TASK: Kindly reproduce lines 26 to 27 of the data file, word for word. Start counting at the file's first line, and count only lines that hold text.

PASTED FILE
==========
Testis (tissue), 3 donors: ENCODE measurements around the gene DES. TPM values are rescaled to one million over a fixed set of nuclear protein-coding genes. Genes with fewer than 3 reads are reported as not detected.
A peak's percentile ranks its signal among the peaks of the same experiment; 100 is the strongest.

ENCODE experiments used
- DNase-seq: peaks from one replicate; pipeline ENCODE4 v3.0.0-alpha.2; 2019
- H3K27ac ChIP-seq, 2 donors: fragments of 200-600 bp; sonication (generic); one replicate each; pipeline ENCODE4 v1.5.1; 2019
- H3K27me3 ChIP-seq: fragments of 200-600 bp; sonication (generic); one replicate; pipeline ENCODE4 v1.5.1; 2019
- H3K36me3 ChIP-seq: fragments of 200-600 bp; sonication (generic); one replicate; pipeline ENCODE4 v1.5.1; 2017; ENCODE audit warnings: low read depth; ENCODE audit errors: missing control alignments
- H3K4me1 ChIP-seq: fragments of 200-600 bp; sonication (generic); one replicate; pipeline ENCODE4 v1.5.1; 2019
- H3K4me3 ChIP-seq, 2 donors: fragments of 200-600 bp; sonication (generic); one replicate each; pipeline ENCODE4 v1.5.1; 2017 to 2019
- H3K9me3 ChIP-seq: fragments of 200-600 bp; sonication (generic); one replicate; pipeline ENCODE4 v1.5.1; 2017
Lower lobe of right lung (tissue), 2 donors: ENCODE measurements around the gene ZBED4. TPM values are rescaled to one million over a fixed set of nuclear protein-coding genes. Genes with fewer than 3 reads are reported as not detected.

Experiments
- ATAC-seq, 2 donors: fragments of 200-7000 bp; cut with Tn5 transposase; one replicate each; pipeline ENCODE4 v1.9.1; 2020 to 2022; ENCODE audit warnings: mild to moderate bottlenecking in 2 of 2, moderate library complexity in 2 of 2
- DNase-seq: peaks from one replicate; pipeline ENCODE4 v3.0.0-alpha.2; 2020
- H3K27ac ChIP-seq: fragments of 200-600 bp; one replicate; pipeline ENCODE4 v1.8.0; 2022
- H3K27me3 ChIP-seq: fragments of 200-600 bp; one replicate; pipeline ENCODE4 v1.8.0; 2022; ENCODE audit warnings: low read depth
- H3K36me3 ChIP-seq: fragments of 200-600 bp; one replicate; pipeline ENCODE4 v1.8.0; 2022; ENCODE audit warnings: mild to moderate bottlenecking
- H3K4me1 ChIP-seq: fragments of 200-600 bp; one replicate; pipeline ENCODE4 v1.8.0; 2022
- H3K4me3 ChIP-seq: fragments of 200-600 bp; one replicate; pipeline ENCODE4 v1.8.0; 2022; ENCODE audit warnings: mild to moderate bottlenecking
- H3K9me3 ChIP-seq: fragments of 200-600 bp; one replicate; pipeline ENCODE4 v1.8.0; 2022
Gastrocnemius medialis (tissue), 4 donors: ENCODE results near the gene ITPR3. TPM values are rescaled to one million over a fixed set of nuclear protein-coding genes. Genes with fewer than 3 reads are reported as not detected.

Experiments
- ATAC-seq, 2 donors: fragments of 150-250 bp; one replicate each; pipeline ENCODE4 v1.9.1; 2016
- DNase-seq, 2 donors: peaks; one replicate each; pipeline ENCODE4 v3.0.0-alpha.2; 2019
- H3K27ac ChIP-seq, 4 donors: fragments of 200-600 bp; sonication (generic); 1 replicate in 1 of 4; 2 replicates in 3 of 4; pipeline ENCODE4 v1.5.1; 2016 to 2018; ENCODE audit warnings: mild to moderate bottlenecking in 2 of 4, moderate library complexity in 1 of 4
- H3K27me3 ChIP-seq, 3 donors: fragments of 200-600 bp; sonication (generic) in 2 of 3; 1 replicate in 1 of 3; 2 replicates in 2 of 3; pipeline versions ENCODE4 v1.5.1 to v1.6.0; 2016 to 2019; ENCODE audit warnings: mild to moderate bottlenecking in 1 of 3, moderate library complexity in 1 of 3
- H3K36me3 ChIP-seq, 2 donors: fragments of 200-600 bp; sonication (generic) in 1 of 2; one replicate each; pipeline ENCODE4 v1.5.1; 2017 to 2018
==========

- H3K27me3 ChIP-seq, 3 donors: fragments of 200-600 bp; sonication (generic) in 2 of 3; 1 replicate in 1 of 3; 2 replicates in 2 of 3; pipeline versions ENCODE4 v1.5.1 to v1.6.0; 2016 to 2019; ENCODE audit warnings: mild to moderate bottlenecking in 1 of 3, moderate library complexity in 1 of 3
- H3K36me3 ChIP-seq, 2 donors: fragments of 200-600 bp; sonication (generic) in 1 of 2; one replicate each; pipeline ENCODE4 v1.5.1; 2017 to 2018